Last week the papers were full of news of schools banning packed lunches.
Behind the headlines was the release of a report called The Independent School Food Plan. The plan outlines a number of recommendations to change the eating behaviours of school children in the UK.
One of those recommendations is that 70% of school children should be eating school dinners. The idea is that schools lunches are healthier (although we know that not to be the case in many schools) and parents can’t fill lunchboxes with ‘junk’.
It would also provide a much needed source of income to schools which would then fund making school dinners better. You can read the whole report here.
The reaction from mums on twitter and in our facebook group wasn’t very positive – whatever the thought process behind the plan they wanted to have the choice to decide lunchbox or school dinner.
“It’s taking the choice away from parents, what if you have a child on a special diet or a fussy eater? As parents are we not capable of putting healthy food in our kids lunchboxes?” Susan
And for many mums cost was an issue…
“My kids aren’t at school yet, but when they go I intend to send packed lunches. Not sure we could afford school meals. If they were heavily subsidised and meet the needs of fussy eaters so kids aren’t going hungry then may be convinced…” Natalie
We know from our research in The Big Mum Opinion that lunchboxes are a daily topic of conversation – how can mums balance the ‘rules’ that schools set about what can go in lunchboxes with what their kids like (and will eat) and healthy eating?
So how can brands help mums with lunchboxes?
1. Think about price
Mums have different budgets for their child’s lunchbox but the cost can add up when you have to provide 5 meals (and more if you have more than one child) so mums are always comparing costs. Mums will balance health considerations with price but if it’s a ‘small treat’ (e.g. a chocolate biscuit versus a ‘healthier’ biscuit’) then price may win. Mums often buy in bulk so find special offers for lunchboxes attractive.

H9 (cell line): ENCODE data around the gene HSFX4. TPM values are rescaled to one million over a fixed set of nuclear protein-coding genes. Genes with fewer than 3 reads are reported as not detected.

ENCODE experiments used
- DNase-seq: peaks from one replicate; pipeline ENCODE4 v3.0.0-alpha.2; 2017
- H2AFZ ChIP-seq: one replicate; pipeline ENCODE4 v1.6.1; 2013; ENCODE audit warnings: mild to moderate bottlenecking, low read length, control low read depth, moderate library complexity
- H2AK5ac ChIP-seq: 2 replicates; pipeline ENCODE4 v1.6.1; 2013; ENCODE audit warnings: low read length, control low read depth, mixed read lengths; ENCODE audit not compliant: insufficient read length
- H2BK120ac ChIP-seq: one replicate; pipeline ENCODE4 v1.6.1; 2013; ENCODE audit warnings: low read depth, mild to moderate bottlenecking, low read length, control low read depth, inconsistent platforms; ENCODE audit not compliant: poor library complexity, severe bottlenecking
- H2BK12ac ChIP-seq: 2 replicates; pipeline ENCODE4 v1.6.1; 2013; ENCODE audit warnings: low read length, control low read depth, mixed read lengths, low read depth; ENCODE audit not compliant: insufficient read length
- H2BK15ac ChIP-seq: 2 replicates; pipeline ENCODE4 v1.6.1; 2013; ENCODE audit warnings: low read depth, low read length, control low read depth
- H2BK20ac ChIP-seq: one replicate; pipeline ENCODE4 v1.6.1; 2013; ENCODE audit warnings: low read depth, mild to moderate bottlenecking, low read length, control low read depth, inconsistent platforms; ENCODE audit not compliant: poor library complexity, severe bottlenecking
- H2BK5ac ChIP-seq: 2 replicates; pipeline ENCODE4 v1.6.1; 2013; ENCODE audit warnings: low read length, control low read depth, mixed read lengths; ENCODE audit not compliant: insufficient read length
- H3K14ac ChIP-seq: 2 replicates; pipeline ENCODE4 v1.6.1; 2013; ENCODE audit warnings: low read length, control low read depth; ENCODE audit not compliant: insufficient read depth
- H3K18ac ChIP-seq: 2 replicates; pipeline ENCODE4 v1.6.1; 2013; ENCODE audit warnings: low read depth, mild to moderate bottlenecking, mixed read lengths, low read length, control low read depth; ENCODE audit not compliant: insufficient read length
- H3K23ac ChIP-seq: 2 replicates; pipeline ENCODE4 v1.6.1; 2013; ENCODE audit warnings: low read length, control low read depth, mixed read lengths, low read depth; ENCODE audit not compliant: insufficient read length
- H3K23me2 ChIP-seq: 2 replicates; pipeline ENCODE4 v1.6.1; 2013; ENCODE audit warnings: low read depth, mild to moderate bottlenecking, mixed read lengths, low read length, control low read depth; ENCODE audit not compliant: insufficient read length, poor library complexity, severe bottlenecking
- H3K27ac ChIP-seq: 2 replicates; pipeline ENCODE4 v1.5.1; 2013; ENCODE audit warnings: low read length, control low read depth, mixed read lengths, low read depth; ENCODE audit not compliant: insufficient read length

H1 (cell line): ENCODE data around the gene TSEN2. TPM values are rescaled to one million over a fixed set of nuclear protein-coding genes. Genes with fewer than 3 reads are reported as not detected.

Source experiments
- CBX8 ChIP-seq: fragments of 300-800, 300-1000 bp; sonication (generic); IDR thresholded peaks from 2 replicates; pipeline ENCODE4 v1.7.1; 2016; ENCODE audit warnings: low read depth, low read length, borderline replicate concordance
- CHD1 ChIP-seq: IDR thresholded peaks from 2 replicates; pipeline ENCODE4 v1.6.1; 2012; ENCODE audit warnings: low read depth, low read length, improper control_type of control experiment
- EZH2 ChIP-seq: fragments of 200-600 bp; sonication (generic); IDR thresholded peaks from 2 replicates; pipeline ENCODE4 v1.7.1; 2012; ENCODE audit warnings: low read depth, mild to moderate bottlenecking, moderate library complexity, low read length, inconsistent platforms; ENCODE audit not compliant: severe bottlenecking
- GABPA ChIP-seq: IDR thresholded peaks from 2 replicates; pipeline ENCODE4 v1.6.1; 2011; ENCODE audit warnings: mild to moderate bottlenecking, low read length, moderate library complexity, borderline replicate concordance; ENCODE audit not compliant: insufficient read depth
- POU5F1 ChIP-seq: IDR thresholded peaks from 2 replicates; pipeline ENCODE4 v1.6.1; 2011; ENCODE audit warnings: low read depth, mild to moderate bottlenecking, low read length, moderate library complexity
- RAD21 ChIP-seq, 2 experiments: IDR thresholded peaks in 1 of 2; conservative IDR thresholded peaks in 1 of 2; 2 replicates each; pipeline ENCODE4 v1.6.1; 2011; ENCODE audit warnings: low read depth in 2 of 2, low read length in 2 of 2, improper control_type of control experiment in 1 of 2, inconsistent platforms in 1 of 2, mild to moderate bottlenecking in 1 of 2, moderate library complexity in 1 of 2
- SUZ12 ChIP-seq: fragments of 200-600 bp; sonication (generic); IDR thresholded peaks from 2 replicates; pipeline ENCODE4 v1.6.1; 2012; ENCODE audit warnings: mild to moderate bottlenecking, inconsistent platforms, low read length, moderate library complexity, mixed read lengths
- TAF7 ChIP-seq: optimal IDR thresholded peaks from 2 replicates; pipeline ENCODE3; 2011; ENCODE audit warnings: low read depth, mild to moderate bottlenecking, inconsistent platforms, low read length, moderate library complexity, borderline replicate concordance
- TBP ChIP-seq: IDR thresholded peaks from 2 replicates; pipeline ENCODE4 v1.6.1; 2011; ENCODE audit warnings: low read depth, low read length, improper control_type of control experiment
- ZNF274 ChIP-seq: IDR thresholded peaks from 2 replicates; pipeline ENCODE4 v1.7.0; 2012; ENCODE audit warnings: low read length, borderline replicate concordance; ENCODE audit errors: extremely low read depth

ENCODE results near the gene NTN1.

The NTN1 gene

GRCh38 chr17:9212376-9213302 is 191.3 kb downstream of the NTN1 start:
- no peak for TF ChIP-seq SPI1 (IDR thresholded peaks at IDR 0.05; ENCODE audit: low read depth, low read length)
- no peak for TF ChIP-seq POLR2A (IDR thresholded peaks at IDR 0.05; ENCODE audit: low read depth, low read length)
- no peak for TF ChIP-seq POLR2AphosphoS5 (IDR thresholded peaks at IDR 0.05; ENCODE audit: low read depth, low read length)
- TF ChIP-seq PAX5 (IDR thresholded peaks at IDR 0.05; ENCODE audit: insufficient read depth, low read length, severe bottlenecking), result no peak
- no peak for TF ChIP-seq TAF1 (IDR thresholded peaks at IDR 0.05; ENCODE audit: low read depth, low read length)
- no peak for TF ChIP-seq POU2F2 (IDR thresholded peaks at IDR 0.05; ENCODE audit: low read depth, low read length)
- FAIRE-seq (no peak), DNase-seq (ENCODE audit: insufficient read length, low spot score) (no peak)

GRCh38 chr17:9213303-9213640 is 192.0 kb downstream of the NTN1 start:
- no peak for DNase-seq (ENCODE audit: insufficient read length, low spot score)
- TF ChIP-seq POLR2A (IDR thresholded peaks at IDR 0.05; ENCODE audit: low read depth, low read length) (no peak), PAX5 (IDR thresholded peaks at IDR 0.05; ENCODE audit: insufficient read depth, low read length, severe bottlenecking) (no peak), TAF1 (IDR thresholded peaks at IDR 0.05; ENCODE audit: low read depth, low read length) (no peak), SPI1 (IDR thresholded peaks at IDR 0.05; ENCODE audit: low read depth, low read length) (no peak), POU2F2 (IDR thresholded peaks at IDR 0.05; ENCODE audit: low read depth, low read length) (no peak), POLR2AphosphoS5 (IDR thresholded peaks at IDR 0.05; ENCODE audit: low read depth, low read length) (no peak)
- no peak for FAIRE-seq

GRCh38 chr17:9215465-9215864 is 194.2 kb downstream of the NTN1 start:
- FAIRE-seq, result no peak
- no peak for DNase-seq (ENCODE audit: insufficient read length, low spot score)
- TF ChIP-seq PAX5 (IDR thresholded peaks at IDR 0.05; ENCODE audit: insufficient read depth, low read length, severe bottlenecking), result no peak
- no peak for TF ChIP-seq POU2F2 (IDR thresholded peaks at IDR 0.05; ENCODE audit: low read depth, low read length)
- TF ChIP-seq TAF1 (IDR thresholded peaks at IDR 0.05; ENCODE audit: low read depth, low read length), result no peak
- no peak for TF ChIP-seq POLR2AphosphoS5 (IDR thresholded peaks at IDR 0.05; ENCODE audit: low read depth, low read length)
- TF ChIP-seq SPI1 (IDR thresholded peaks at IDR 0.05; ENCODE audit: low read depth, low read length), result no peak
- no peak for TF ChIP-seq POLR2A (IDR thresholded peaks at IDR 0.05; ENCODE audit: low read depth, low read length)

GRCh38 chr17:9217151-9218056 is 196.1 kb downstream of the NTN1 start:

2. Provide choice
Mums want to vary the lunchbox for different nutritional as well as taste requirements. Children have fads, allergies and different wants. Give mums choice.
3. Help educate mums
Many mums would love to feed their children healthy, tasty, nutritious foods every single day. But we often need ideas and inspiration. Could your brand be that helping hand that mums need – offering great ideas that satisfy kids and school rules around what can go in lunchboxes? What’s the nutritional value of their lunchbox?
4. Appeal to kids but satisfy the parents
Our mums tell us that they make the ultimate decision about what goes in the trolley. The kids don’t normally decide but we do want to keep them happy (and safe if they have allergies etc) so think about what appeals to kids but satisfies parents needs. At the end of the day if the child doesn’t like the taste it won’t be bought again.
5. Let mums know it is recommended for the lunchbox
It sounds really obvious but let us know it is good for the lunchbox (recommended and used by mums and kids) and whatever the product is make it lunchbox friendly, packaging, size, easy to find in store and easy to open.
If you want to know more about research with mums or marketing specific products to mums drop us a line.